Many tiny nerves come together in your spine — so spinal problems can create all sorts of strange symptoms. A nerve that's been put under pressure or pinched can leave you in pain, or you may experience tingling sensations, numbness, or sudden muscle weakness.
Spinal stenosis can create uncomfortable pressure on your spinal nerves. When you have spinal stenosis, the naturally occurring spaces in your spine narrow, pressing in on the many nerves traveling through your spine and potentially creating discomfort. While not everyone with spinal stenosis has symptoms, others experience chronic pain that just gets worse over time.
At the South Texas Spinal Clinic, our experienced staff provides top-quality spinal orthopedic care to patients in the San Antonio and South Texas area. We help many people with spinal stenosis resolve their symptoms, as well as the underlying condition.
What causes spinal stenosis?
Your spine contains bony openings (foramina) to make space for many nerves to pass through without any compression. The general process of aging, and conditions like osteoarthritis and rheumatoid arthritis, can all compromise the structural integrity of your spine. Your spine can collapse inwards, putting pressure on your nerves as the space around them becomes reduced.
There are two main types of spinal stenosis. We distinguish between cervical stenosis, when the narrowing in your spine is located near to your neck, and lumbar stenosis. Lumbar stenosis occurs lower down your spine, with the narrowing taking place in the part of your spine located in your lower back. Stenosis problems show up most frequently in the lower back, an area also stressed by daily life motions like lifting, bending, and twisting.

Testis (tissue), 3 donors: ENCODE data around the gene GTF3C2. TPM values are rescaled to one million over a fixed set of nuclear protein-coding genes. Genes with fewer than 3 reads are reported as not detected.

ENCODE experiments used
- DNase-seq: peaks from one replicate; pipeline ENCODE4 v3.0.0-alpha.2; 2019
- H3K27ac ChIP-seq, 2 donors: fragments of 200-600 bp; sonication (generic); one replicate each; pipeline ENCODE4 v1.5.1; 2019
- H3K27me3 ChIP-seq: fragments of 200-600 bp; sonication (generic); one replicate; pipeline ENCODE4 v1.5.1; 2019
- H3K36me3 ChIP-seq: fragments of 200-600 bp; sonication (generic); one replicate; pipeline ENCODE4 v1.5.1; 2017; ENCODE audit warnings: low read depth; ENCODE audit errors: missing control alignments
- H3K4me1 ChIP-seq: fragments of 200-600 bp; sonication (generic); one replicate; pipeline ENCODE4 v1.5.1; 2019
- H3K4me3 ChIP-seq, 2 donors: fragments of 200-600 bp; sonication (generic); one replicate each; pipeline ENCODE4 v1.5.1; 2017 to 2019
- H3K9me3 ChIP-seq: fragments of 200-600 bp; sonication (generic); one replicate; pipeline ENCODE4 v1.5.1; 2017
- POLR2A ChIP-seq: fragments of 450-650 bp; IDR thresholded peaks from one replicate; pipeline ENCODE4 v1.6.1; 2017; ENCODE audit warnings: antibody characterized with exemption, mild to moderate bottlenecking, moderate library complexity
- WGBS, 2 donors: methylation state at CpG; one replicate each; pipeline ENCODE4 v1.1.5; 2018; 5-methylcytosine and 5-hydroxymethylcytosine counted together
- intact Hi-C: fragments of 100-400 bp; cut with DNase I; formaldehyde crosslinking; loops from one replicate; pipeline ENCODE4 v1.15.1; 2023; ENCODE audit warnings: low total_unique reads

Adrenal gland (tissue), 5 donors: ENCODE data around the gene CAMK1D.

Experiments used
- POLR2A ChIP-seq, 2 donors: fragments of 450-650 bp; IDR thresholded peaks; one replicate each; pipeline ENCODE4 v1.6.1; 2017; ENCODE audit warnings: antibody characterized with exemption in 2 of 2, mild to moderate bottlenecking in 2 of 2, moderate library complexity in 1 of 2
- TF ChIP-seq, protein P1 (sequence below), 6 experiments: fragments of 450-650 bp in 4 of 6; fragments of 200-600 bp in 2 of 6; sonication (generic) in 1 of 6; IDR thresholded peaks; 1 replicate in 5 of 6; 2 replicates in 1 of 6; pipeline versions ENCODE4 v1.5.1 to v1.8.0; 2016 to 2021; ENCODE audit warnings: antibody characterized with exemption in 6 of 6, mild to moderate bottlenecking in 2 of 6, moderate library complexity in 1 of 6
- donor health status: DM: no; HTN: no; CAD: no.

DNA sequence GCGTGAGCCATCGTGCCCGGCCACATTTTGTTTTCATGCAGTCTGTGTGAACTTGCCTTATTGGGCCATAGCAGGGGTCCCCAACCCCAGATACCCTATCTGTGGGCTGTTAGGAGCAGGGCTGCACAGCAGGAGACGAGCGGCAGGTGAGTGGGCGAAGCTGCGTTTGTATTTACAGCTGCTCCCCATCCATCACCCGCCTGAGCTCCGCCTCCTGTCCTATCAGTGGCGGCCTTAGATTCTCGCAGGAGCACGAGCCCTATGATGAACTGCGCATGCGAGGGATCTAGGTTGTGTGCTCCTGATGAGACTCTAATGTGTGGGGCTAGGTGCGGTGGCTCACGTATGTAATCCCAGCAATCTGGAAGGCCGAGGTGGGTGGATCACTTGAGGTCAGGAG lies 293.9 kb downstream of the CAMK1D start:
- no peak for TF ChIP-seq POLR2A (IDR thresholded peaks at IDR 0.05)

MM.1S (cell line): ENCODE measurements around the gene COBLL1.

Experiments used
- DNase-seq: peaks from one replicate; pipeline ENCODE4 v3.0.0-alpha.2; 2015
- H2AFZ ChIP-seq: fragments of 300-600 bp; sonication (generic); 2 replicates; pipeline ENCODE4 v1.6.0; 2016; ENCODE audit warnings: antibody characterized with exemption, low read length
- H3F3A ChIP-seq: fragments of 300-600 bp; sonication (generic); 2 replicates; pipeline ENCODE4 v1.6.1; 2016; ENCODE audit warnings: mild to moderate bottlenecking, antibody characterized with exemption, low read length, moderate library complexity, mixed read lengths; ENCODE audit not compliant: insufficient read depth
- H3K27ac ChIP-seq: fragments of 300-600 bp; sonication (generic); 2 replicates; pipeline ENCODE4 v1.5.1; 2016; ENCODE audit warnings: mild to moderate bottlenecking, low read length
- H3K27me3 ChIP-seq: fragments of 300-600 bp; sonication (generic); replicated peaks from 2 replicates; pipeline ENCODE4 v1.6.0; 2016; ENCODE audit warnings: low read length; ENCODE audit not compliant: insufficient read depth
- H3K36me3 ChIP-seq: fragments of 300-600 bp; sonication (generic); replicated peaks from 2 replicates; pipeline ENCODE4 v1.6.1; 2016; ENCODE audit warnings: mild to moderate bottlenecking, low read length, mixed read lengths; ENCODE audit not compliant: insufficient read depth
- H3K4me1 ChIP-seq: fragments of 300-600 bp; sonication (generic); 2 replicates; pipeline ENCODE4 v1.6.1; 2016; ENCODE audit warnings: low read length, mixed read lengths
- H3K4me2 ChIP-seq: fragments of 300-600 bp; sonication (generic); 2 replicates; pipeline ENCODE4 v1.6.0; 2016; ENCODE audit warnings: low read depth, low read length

Symptoms of stenosis
You may not have any symptoms of spinal stenosis, but if you do, symptoms often worsen over time, so be sure to seek medical attention as soon as you begin to suspect there's a problem.
If you have cervical stenosis, you may feel:
- Neck pain
- Numbness, tinging, or weakness in your hands, arms, feet, or legs
- Unbalanced, with trouble walking
Some severe cases also present with urinary urgency and incontinence due to bowel or bladder dysfunction.
If you have lumbar stenosis, look for symptoms including:
- Back pain
- Numbness, tingling, or weakness in your feet and legs
- Cramping in one or both of your legs after long periods standing or walking, eased by bending forward
Whether you have symptoms or not, we can diagnose your spinal stenosis with an MRI or CT scan.
Flexible treatment options
Depending on the location of your spinal stenosis and the severity of your symptoms, we have a variety of options as to how to proceed. Typically, we begin by addressing any pain problems, using cortisone injections to reduce swelling, and nonsteroidal anti-inflammatory drugs (NSAIDs) to help with your pain.
Your treatment could be mostly noninvasive physical therapy to strengthen your muscles and stretch your back. In more serious cases, we may recommend surgical procedures to create additional space in the compromised area of your spine. Surgical treatment inevitably comes with some risks, but at the South Texas Spinal Clinic, our team does everything possible to keep you comfortable and healthy through the whole treatment process.
To schedule an initial consultation with a member of our staff and get started diagnosing and treating your spinal stenosis, contact us today. You can book your appointment over the phone, or by using the online tool.